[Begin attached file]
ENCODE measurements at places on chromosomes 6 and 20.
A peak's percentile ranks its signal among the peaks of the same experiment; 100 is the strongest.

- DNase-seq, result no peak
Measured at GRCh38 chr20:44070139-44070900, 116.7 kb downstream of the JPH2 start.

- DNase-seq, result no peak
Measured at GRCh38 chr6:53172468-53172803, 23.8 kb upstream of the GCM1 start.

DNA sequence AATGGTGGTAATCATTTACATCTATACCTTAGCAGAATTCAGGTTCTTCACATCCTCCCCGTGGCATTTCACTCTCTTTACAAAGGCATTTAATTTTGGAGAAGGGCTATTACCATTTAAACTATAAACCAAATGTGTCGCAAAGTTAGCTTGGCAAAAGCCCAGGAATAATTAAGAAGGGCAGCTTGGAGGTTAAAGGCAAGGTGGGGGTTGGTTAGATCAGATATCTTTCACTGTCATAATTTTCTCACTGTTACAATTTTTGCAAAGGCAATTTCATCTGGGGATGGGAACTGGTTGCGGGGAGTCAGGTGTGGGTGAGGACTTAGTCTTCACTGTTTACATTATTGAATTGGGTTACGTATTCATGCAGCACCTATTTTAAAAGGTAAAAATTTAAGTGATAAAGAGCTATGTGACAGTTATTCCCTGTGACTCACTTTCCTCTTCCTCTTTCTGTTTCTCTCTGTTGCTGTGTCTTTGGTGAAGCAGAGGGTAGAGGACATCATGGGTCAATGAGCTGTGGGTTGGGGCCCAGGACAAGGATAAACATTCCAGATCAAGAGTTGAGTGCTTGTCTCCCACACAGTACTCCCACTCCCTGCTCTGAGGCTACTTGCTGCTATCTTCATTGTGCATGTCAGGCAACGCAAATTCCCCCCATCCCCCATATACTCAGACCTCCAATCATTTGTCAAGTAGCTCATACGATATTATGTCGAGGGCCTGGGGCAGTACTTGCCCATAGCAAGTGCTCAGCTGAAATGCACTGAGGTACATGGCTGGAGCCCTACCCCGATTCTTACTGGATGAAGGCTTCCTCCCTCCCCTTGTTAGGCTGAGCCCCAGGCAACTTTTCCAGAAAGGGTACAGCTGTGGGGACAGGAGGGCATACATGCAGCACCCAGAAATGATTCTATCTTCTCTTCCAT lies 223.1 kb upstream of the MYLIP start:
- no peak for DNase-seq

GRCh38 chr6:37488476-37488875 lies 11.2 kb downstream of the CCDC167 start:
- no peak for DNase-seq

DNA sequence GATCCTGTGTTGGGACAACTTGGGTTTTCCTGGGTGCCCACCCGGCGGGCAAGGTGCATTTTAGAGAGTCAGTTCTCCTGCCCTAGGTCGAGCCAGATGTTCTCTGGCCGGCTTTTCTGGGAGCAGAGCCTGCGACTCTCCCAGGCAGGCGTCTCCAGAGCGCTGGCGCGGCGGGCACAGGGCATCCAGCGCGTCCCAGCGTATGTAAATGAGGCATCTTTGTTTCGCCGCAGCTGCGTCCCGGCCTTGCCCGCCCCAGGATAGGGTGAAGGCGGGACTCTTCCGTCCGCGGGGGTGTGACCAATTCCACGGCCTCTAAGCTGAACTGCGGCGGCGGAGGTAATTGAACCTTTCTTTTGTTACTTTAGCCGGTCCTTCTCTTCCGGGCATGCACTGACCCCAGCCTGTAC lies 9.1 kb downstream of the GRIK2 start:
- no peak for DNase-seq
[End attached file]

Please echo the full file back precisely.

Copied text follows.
ENCODE measurements at places on chromosomes 6 and 20.
A peak's percentile ranks its signal among the peaks of the same experiment; 100 is the strongest.

- DNase-seq, result no peak
Measured at GRCh38 chr20:44070139-44070900, 116.7 kb downstream of the JPH2 start.

- DNase-seq, result no peak
Measured at GRCh38 chr6:53172468-53172803, 23.8 kb upstream of the GCM1 start.

DNA sequence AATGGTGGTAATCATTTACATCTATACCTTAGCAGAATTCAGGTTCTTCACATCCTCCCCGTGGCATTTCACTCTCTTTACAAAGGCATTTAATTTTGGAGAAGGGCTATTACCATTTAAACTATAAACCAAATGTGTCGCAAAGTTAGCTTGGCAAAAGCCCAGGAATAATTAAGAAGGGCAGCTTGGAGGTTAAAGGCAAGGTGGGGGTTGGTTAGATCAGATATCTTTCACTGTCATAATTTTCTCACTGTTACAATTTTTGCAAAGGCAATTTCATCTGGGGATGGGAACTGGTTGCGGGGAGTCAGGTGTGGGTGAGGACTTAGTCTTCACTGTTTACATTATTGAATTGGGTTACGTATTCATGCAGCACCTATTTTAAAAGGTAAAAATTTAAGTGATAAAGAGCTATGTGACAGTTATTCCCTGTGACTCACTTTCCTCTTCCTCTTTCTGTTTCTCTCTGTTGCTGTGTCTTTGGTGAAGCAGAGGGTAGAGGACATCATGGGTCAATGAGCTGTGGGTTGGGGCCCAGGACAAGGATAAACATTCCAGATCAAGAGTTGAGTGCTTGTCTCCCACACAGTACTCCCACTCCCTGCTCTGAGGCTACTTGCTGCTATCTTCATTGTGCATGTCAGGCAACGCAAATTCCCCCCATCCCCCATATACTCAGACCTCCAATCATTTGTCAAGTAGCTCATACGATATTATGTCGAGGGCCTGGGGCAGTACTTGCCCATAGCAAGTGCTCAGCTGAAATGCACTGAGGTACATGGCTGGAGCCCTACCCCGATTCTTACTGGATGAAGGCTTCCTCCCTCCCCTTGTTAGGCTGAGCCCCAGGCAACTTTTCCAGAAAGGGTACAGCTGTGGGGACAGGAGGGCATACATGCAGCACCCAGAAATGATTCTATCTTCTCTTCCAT lies 223.1 kb upstream of the MYLIP start:
- no peak for DNase-seq

GRCh38 chr6:37488476-37488875 lies 11.2 kb downstream of the CCDC167 start:
- no peak for DNase-seq

DNA sequence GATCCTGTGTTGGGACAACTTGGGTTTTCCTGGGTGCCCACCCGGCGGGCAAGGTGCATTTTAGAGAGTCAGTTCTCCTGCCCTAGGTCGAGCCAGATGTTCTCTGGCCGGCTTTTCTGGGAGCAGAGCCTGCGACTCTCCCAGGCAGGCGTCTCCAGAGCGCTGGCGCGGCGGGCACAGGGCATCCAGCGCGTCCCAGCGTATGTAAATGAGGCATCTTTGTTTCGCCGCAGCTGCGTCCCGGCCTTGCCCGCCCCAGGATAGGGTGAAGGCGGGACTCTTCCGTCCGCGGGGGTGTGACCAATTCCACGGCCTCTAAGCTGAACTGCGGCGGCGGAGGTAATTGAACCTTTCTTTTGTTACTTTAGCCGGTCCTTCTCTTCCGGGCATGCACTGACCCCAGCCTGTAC lies 9.1 kb downstream of the GRIK2 start:
- no peak for DNase-seq